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Being an Adventure Travel Guide: Part 2

Posted: Wednesday, April 24, 2013

I intended to write the second part about being an adventure travel guide before leaving on my latest trip (Exploring Utah's National Parks) but I'm glad I waited. Being in a spectacular place with a lovely and very diverse group of women reminded me both of how much I love guiding, how much work it is, and what qualities make for happy and successful guiding - at least for Adventures in Good Company. Different companies have different philosophies and non-adventure travel companies undoubtedly have different requirements. But here is what we think is important.
You don't need to be Xena to be an adventure travel guide

  1. Experience in the outdoors. Guiding is not the way to get experience, and going on trips where others are guiding is a good start but not enough. Having a base of personal outdoor experience, where you are responsible for yourself, is critical for developing both judgment and self-confidence.

    "Good judgment is the result of experience. Experience is the result of poor judgment". You want to gain experience when you aren't responsible for the safety of others. Which is not to say that you won't continue to gain experience as you guide, but you want to have a sufficient base that you have enough judgment to not put others at risk.

  2. A keen interest in others' stories. If you are more interested in telling your stories than in listening to other people tell their's, then look for the types of guiding that are one day adventures (e.g. river rafting or ziplining) or are more oriented towards didactic teaching. A guide who loves to be the center of attention can be very successful short term;  on longer trips, where group relationships are key to everyone enjoying themselves, the focus needs to be on group members. Interest in other people is not something you can fake for an extended period of time.

  3. Safety awareness. This is a particular challenge on adventure travel trips because adventure is not compatible with keeping people totally safe all the time. If you are hiking in the mountains, you need to know to avoid the predictable afternoon thunderstorm. But how about the unpredictable sleet storm that comes up? What have you brought with you to deal with emergencies and when do you turn back? Safety awareness is gained from experience, from talking to others, and from reading about others' mishaps.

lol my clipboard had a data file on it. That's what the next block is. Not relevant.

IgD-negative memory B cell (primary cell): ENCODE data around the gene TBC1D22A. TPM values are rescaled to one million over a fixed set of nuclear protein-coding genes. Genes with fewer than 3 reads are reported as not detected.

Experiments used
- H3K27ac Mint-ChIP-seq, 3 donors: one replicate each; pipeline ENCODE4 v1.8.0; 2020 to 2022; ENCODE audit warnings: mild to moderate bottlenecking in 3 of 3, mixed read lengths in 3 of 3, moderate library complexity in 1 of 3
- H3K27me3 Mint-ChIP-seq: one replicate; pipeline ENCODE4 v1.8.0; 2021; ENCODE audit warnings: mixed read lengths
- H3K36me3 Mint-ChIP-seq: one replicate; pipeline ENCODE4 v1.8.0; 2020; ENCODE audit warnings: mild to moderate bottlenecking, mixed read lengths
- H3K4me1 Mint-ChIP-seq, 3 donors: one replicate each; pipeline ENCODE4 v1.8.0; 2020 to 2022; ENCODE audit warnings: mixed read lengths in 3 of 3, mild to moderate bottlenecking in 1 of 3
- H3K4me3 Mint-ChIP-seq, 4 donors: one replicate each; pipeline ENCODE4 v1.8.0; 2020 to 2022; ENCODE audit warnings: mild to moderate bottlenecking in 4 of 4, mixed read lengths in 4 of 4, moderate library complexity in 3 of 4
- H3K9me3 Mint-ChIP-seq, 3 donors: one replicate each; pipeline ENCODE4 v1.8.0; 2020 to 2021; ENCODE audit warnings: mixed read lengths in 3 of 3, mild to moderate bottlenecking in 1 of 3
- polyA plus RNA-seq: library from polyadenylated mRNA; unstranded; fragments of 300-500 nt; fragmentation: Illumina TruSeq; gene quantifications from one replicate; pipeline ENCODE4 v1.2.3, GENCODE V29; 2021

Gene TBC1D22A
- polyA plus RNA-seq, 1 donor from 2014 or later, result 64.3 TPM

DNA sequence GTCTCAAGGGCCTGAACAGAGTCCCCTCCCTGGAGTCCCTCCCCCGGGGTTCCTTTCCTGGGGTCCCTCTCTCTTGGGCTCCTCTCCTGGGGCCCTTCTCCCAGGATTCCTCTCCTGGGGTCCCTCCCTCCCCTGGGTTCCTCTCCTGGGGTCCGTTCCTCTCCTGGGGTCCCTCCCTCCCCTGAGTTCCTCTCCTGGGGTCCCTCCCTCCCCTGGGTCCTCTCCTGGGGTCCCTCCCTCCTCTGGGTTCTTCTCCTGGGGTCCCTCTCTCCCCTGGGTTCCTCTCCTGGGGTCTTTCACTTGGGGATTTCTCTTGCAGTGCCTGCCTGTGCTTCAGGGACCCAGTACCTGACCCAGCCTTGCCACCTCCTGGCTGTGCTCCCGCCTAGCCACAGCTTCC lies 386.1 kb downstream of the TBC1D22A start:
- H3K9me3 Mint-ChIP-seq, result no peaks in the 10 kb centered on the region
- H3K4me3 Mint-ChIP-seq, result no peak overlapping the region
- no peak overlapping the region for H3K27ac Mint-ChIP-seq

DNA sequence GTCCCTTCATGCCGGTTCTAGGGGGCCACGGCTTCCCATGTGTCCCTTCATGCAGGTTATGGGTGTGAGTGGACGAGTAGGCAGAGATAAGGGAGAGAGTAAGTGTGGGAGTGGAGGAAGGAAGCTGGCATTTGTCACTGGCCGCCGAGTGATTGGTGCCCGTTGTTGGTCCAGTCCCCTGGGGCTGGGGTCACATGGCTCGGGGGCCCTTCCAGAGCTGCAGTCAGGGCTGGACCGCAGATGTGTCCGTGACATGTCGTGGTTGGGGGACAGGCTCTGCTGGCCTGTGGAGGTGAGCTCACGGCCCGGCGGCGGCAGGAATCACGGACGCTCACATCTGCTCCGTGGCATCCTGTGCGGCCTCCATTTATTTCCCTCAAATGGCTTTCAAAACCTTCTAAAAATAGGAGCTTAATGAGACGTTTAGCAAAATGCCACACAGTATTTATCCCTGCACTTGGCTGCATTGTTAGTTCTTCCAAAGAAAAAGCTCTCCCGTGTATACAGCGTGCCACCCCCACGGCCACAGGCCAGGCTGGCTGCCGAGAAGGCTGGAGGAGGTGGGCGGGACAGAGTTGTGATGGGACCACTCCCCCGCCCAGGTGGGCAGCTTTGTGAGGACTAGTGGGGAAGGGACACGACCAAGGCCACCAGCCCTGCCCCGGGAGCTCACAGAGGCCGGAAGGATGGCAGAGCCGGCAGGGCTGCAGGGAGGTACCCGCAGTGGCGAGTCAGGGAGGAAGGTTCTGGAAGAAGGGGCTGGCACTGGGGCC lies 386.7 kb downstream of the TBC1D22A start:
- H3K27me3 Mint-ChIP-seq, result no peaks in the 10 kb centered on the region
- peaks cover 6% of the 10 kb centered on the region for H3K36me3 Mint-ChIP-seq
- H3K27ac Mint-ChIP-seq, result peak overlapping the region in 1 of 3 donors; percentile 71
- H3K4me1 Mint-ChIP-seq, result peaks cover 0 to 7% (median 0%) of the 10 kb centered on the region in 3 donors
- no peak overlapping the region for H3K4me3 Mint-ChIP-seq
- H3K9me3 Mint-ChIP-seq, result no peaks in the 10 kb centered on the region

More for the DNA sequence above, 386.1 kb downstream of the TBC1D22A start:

4. Patience. This is another quality that is impossible to fake over a long period of time. On adventure travel trips, many people are out of their comfort zone; even just meeting up with a group of unknown women can be an adventure. As a result, things that are obvious to you may not be obvious to them, timelines may not be clear, people go at different paces. Always keep in mind that everyone is truly doing the best job they can and your role is to figure out the support they need, not to become impatient.

  5. Organization and flexibility. It may seem like a paradox, but the more organized you are, the more flexible you can be. Guides need to have a clear timeline of the day in their mind; then if something comes up that is going to affect it, they can understand exactly how the whole day will be impacted. 

    Here's an example: Our plan is to arrive at point X at 6 pm. Some of the group wants to go on a side trail to an overlook and it will take about 45 minutes. If the day is clearly planned, then you know whether there are other aspects you can shorten to make it still possible to arrive at 6 pm. And if you are in touch with your groups' energy and needs, you can make a decision whether keeping to the 6 pm arrival time is more important than going to that overlook. 

  6. Being your own best critic. You need to be able to look at yourself clearly, without beating yourself up, and see what you are doing well and what you need to change. If you look to others for validation, you can easily make safety mistakes. For example, you may need to tell people they can't do something they really want to do, if you are clear that it is not safe. (One of the hardest things I ever did a s aguide was tell someone on my Kilimanjaro trip that she would not be allowed to try for the summit). You have to be OK with people being mad at you. At the same time, you have to know when you have made a mistake, even if no one else recognizes it as such. You have to thoroughly look at why it happened and what you need to do differently so it doesn't happen again. And you need to do this without beating yourself up about it.

  7. Good technical skills and experience in the activity you're guiding.Frequently people who want to be guides focus only on this aspect- and it is very important. But in some ways its the easiest part of becoming a guide because you can take classes and then work on developing your skills in different ways (when I was into rock climbing 15 years ago, I used to practice how to "escape a belay" in my bedroom).

Guiding is an endless opportunity to learn new things, meet a variety of fascinating people, and learn about yourself. It isn't for everyone, but for those with a passion for the outdoors, travel, and other people, its incredibly rewarding.

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